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Yeah. That’s just under 11CAD!!!

I was initially put off by the price of accommodation in Prizren (there wasn’t a single hotel that was less than what I’d pay in Canada, hence why I went with the hostel) and almost didn’t come because I thought everything would be expensive. Nope!

I have to be out the door early tomorrow for a 9:00 AM bus, so I decided to call it a night, pausing to listen to the adhan from this minaret and to watch the sunset.

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14 thoughts on “A Stopover in Lovely Prizren, Kosovo

  1. Very nice post. Thank you. Didn’t you get a photo of the shoe shine guy? I’ll bet he would have been tickled to let you take one. It would be good for business. 😉

    • The first “real” Mexican I interacted with was a shoeshine guy in Alamos (north of Mazatlan). A very interesting guy, a retired school teacher anxious to practice his English.

  2. Lots to comment on! 1) another beautiful city of which you have found so many in the Balkans. 2) Have you been in a Mosque? In Canada and the US they are very open and welcoming to “non believers”. I think it would be a valuable experience for you, specially if you found someone who speaks one of your home languages. Please, if you never have, go in one while you have the opportunity! 3) Delicious looking trout! My last two experiences ordering it have been unfortunate, they were both farmed and very lacking in flavor. It looks like you did a good job but my method is to slit them right down the backbone, use your knife and fork to flip the top half off exposing the backbone. You then grasp the tail lifting the backbone away from the bottom half. Continue pulling until the head separates. Discard the tail, backbone and head in one piece. The remaining two halves should be almost bone free. If the fish has been fried, the skin is the best part and contains much of the healthy omega 3.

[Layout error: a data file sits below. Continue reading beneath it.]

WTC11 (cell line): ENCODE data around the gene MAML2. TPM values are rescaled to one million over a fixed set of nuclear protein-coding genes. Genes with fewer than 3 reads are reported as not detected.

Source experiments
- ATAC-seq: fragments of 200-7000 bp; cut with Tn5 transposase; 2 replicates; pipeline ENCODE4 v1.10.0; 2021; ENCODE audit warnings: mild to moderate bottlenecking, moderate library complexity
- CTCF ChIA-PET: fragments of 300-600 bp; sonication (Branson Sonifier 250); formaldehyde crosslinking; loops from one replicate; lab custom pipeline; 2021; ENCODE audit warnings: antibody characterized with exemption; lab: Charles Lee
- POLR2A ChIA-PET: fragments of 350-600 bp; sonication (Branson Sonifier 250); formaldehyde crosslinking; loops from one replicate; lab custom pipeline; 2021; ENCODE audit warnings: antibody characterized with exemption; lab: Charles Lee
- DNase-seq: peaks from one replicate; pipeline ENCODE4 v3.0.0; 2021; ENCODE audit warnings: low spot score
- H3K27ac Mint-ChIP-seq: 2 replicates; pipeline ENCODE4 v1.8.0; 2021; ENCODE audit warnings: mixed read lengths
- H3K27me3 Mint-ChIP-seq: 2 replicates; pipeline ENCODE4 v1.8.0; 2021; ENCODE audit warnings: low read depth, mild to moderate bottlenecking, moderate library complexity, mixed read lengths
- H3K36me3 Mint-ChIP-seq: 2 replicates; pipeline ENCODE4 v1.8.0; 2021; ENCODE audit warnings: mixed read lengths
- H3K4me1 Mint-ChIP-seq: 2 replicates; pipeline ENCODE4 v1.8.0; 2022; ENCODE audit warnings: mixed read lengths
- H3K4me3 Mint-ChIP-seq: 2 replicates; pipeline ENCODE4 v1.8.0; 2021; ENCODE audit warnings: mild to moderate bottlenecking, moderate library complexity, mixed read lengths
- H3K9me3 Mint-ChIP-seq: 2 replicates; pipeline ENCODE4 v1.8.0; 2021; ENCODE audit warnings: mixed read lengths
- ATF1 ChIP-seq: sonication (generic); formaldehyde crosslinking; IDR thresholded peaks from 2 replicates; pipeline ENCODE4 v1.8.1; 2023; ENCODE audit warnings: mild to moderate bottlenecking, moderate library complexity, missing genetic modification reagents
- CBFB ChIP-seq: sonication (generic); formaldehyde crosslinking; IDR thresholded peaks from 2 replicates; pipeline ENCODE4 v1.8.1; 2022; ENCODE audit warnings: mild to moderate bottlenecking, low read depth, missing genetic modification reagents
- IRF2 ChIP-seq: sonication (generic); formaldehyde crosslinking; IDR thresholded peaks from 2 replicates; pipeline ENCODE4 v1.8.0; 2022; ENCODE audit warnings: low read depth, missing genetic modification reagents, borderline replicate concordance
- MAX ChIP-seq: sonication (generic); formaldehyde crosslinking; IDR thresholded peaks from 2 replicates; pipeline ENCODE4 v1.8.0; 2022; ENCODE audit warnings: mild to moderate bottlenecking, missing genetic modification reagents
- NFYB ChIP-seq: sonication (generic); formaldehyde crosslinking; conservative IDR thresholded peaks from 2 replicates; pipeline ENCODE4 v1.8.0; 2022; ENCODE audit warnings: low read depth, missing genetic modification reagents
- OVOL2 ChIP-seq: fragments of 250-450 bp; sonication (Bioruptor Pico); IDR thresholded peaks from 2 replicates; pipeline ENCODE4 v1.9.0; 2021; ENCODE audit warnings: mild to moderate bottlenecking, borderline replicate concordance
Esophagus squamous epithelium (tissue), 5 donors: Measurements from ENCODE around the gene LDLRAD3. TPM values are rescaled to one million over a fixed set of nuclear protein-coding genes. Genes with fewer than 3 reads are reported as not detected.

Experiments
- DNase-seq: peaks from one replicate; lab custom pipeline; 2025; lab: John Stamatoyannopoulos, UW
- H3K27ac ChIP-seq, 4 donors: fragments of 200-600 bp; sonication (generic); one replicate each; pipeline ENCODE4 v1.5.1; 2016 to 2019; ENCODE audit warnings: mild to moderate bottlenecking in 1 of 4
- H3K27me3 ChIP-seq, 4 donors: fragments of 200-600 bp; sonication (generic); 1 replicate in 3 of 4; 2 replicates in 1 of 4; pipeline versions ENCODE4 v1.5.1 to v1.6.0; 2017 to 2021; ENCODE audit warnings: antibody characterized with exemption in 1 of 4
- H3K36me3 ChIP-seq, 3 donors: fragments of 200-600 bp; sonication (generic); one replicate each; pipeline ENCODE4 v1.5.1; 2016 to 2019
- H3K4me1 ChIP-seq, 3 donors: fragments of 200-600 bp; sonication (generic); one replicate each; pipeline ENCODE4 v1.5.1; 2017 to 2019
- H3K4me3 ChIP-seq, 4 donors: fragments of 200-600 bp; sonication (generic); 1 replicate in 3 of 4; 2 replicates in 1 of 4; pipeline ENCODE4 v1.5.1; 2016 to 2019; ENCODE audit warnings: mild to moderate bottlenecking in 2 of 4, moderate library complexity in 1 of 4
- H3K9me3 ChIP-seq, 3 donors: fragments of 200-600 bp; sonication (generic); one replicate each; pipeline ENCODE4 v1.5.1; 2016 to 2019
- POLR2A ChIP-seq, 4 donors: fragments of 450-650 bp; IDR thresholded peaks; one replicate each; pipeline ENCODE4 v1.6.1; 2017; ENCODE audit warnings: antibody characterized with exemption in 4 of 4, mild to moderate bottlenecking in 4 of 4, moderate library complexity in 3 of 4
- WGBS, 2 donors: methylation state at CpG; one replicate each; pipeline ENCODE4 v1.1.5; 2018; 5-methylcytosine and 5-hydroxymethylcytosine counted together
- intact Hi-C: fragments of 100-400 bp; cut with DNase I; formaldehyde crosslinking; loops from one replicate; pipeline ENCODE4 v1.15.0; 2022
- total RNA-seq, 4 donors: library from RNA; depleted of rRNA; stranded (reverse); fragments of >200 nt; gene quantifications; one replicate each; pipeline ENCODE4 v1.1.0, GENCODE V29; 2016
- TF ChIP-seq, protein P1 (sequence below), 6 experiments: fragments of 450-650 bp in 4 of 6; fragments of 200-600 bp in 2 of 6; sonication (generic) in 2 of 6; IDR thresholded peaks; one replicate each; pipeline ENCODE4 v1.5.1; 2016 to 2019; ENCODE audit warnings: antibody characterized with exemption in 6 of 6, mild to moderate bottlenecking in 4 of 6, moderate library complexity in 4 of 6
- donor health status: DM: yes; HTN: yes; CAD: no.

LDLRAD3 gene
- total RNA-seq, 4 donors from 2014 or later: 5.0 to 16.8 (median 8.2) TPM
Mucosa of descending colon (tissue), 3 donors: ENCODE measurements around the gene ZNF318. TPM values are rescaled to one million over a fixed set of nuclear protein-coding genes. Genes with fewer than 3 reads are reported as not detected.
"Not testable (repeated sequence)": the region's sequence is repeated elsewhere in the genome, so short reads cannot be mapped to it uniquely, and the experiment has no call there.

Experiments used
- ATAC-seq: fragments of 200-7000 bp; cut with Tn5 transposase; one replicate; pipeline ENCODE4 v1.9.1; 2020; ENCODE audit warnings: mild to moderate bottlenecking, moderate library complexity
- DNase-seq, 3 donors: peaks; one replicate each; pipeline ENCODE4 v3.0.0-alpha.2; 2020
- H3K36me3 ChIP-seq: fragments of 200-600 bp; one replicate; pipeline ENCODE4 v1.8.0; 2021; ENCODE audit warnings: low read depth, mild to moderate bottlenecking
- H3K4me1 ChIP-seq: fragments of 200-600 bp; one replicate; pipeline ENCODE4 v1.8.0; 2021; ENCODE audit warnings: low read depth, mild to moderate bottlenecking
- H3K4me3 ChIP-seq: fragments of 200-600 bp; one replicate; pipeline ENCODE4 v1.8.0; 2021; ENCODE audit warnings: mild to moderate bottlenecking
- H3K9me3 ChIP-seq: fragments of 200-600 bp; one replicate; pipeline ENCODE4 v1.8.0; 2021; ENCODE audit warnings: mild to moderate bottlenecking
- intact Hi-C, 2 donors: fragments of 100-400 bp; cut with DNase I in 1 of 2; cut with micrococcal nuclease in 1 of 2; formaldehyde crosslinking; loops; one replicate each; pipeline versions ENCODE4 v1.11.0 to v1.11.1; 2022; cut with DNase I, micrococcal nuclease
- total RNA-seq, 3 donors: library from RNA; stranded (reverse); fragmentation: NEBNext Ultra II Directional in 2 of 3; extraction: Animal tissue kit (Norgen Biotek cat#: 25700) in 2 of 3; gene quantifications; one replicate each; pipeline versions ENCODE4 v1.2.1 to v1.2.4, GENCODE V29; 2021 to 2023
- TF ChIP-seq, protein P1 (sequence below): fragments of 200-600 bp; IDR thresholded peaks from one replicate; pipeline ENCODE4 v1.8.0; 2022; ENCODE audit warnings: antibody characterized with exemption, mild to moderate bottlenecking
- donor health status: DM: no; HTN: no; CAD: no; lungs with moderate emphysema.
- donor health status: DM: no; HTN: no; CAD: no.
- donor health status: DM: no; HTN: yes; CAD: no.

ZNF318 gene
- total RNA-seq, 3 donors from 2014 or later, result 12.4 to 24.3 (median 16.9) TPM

A great post. My mouth is watering, I must give trout another try soon!

    • 1) I’m so glad I’m discovering the beauty of the Balkans before the inevitable tourist crunch!

      2) I have been in many mosques! My style of dressing lends itself to being able to pop into one easily without a lot of forethought.

      3) Please do a fish filleting video for your blog. 🙂 I ate the meat from that side and then pulled the backbone off in one big piece, which sounds sort of similar to what you do.

  3. Wow Rae!
    Just getting to your last two posts, today was my travel day & I looked at the post several times but just… well, I was pooped.
    What a beautiful area, I loved all your pictures. The last city looks very interesting & I liked the fortress & walls.
    Your fish dinner was less than my cheeseburger, soup & ice tea. The food sounds & looks good there.
    Yes, Croft is correct, that is the best & easiest way to de-bone a whole cooked fish served at the table. Clean as a whistle if done correctly. Try it in Mexico. Crispy skin is the best.
    OMGosh all the high wires, what a mish mash.
    Sounds like the boys were very nice taking the Canadian girl out on the town.
    Safe travels.
    Hugs <3

    • Looks like you’re landed now?

      I will never get tired of fortresses. Fortresses AND palm trees (like in Kotor) is the crème de la crème! 😀

      I need you and Croft to make me a fish deboning video! 😉

      The guys were very sweet. I’m just glad I called it a night when I did or I would have completely lost my one day in Prizren!

  4. What a beautiful town/city, this is just the type of place that Kevin and I love to stay at. From the views at the fortress I can see that there would be lots of hiking in the area with such gorgeous view. I will put this place on our list of must visit places and one day we will hopefully make it there.

    Glad that you enjoyed your stay there and had sunny skies to boot!

    Ruth

    • Prizren is one of those stops that would be really welcome after a lot of big city hopping in that you get most of the amenities, but at a slower pace. Lots of hiking and other outdoor activities in the area as well.

      It’s overcast and going to rain in Skopje, so I’m really glad I got that bit of sun in Prizren!

  5. I would guess that the “bubbles” on the dome of the mosque are skylights, round instead of square. I’ve seen them referred to as “sun tubes” and they’re quite popular in B.C., where the winter rains make for gloomy days.